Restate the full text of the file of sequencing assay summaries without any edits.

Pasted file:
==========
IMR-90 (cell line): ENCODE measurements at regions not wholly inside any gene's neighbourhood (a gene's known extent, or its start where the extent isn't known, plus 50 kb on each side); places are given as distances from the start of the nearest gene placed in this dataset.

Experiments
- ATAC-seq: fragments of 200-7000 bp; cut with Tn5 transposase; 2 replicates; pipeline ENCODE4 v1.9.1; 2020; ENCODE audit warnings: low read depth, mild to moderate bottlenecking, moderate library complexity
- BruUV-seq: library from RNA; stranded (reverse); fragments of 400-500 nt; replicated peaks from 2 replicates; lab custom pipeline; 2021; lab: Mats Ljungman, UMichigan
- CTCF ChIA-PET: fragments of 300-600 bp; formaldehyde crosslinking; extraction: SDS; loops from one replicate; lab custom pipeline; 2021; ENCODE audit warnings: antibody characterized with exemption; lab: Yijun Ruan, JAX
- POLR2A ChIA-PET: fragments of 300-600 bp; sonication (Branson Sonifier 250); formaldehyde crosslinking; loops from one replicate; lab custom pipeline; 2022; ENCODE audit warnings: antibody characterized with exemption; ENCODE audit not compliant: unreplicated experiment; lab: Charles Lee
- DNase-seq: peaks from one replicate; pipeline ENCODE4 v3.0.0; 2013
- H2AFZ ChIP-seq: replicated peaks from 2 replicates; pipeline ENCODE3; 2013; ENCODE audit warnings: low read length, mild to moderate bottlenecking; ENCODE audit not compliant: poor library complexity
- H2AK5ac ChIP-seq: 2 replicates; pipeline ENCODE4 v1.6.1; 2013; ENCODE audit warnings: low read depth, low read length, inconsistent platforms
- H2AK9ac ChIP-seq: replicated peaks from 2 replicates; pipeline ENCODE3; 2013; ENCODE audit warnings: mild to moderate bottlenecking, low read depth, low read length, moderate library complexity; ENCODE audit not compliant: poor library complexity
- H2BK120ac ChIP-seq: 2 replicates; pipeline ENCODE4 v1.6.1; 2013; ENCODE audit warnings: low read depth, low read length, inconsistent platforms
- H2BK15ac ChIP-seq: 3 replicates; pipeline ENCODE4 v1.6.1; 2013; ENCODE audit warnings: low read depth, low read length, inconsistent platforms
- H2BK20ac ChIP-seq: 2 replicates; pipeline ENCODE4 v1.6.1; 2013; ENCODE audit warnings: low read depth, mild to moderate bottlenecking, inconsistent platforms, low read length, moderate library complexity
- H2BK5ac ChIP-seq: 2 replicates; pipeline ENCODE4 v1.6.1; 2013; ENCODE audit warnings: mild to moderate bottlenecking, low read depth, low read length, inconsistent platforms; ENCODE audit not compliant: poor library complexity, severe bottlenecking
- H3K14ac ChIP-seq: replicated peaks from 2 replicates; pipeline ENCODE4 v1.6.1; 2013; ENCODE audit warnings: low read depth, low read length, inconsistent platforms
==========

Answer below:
IMR-90 (cell line): ENCODE measurements at regions not wholly inside any gene's neighbourhood (a gene's known extent, or its start where the extent isn't known, plus 50 kb on each side); places are given as distances from the start of the nearest gene placed in this dataset.

Experiments
- ATAC-seq: fragments of 200-7000 bp; cut with Tn5 transposase; 2 replicates; pipeline ENCODE4 v1.9.1; 2020; ENCODE audit warnings: low read depth, mild to moderate bottlenecking, moderate library complexity
- BruUV-seq: library from RNA; stranded (reverse); fragments of 400-500 nt; replicated peaks from 2 replicates; lab custom pipeline; 2021; lab: Mats Ljungman, UMichigan
- CTCF ChIA-PET: fragments of 300-600 bp; formaldehyde crosslinking; extraction: SDS; loops from one replicate; lab custom pipeline; 2021; ENCODE audit warnings: antibody characterized with exemption; lab: Yijun Ruan, JAX
- POLR2A ChIA-PET: fragments of 300-600 bp; sonication (Branson Sonifier 250); formaldehyde crosslinking; loops from one replicate; lab custom pipeline; 2022; ENCODE audit warnings: antibody characterized with exemption; ENCODE audit not compliant: unreplicated experiment; lab: Charles Lee
- DNase-seq: peaks from one replicate; pipeline ENCODE4 v3.0.0; 2013
- H2AFZ ChIP-seq: replicated peaks from 2 replicates; pipeline ENCODE3; 2013; ENCODE audit warnings: low read length, mild to moderate bottlenecking; ENCODE audit not compliant: poor library complexity
- H2AK5ac ChIP-seq: 2 replicates; pipeline ENCODE4 v1.6.1; 2013; ENCODE audit warnings: low read depth, low read length, inconsistent platforms
- H2AK9ac ChIP-seq: replicated peaks from 2 replicates; pipeline ENCODE3; 2013; ENCODE audit warnings: mild to moderate bottlenecking, low read depth, low read length, moderate library complexity; ENCODE audit not compliant: poor library complexity
- H2BK120ac ChIP-seq: 2 replicates; pipeline ENCODE4 v1.6.1; 2013; ENCODE audit warnings: low read depth, low read length, inconsistent platforms
- H2BK15ac ChIP-seq: 3 replicates; pipeline ENCODE4 v1.6.1; 2013; ENCODE audit warnings: low read depth, low read length, inconsistent platforms
- H2BK20ac ChIP-seq: 2 replicates; pipeline ENCODE4 v1.6.1; 2013; ENCODE audit warnings: low read depth, mild to moderate bottlenecking, inconsistent platforms, low read length, moderate library complexity
- H2BK5ac ChIP-seq: 2 replicates; pipeline ENCODE4 v1.6.1; 2013; ENCODE audit warnings: mild to moderate bottlenecking, low read depth, low read length, inconsistent platforms; ENCODE audit not compliant: poor library complexity, severe bottlenecking
- H3K14ac ChIP-seq: replicated peaks from 2 replicates; pipeline ENCODE4 v1.6.1; 2013; ENCODE audit warnings: low read depth, low read length, inconsistent platforms